Talking to Campaign, Noel Penzer, country manager of AOL UK, said content creation and curation, including the distribution of campaigns, has been a key revenue driver across its business for the last two years. The most obvious example has been in the growth of Huffington Post UK and its branding pages.
The publisher has only recently started to identify its commercial approach as 'native advertising', but says the term fits well with its activity.
While unable to reveal actual figures, Penzer said: "We calculate between 20-25% of AOL UK’s ad revenues now come from non-standard display ad formats, where brands are involved with content.
"That percentage has doubled in the last year and is expected to double again over the coming year to become a major driver of the group’s advertising revenues."
He added: "Rather than just a week's worth of display ads, these campaigns typically describe a three-to-six month period of activity, where brands are able to build a story over time."
AOL UK hearlds the rise of Generation N
Penzer's revelation comes as AOL UK unveils the 'Native Age', its own comprehensive new study into the next wave of advertising and journalism.
The report defines native advertising as "sponsored content, which is relevant to the consumer experience, which is not interruptive, and which looks and feels similar to its editorial environment".
The study identifies a new breed of consumer, Generation N, described as the fast-moving, tech-savvy, multi-screening generation, attracted by the engaging, useful and entertaining content emerging through native advertising.
It finds a strong correlation between age, online behaviour and the performance of native ads, and concudes that based on current growth and demographic modelling, it is "set to overtake traditional advertising by 2025".
The 18-24 age group report brand's producing "interesting and useful" content are most likely to make them interact online (35%), followed by "entertaining and fun" content (28%). The most popular form of content this group currently engages with is, perhaps unsurprisingly, Facebook's sponsored stories (24%). Only 9% of this age group still favoured standard display ads.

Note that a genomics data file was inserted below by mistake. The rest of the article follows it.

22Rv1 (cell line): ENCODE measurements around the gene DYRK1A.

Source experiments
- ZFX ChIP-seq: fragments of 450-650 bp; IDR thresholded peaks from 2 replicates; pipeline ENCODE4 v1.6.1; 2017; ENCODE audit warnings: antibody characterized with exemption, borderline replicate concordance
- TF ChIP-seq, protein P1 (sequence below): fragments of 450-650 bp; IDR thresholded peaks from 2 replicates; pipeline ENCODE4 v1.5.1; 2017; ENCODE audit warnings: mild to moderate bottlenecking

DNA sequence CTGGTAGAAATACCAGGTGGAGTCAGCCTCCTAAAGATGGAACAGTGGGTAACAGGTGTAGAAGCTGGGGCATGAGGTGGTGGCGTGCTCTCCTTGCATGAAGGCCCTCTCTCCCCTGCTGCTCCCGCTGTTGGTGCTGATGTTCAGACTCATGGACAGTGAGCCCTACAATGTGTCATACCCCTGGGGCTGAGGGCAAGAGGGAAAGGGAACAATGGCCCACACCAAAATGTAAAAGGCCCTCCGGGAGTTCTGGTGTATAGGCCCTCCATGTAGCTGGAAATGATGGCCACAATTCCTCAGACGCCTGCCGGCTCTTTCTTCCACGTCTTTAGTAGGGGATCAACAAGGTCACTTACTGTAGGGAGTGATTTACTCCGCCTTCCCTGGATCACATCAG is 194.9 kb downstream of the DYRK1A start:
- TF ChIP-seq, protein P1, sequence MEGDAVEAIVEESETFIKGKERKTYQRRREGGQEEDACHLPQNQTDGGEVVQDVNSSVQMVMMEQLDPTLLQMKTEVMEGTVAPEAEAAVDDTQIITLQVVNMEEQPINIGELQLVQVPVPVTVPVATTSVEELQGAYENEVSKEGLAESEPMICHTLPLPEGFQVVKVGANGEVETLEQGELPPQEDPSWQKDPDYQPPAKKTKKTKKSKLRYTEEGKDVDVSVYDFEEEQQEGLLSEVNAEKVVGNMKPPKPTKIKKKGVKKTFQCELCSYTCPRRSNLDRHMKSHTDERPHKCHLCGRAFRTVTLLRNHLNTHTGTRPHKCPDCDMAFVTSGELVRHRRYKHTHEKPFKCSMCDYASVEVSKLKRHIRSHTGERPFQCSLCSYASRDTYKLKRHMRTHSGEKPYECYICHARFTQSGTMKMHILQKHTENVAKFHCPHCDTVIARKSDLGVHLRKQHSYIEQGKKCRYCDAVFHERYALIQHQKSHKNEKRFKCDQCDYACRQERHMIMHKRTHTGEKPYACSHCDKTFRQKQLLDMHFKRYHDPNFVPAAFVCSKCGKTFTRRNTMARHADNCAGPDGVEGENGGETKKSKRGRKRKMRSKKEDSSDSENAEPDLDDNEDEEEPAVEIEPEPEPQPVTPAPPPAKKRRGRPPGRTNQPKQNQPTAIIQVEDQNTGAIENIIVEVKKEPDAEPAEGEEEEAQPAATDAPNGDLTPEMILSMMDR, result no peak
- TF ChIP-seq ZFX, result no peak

Penzer said: "Native advertising may well be the latest advertising buzzword, but our research proves this emerging advertising channel will become a force to be reckoned with, offering a highly effective platform for brands and a growing revenue stream for the media owners willing to adapt and embrace it."
Best practice need to be established
In the Native Age, collaboration is said to be essential as brands and agencies will need to seek out editorial skill-sets and the gap between advertising and journalism diminishes.
It proposes five "golden rules" of native advertising: Tell a great story; Be entertaining; Align with consumers' interests; Be relevant to current online activity; and Be clearly signposted.
Recognising concerns surrounding the break down of media's "Church and State", Penzer said: "Native advertising is not a brand new discipline, but from a digital perspective there are certainly better ways and better practices we can, as an industry, put in place to make this work consistently. There is going to be an educational process. There needs to be clear ways, and better guidelines about what will make it successful."
Among the examples of native ads in the study is a cross-platform campaign for Iceland's tourism board on HuffPo UK, which included editorial, videos, galleries and blogs to create a destination site that users could connect with.
Carla Buzasi, editor-in-chief of AOL UK and The Huffington Post UK, said: "As a media owner and publisher, we see the opportunity for brands to capitalise on the platforms we are building editorially.
"As audiences get smarter about the kind of content they consume, advertising needs to look outside its own world and target those with the experience and knowledge to deliver it."
The Native Age includes in-depth interviews with leaders from media owners, brand marketers, marketing directors and agency heads,coupled with a consumer survey of 2,000 people.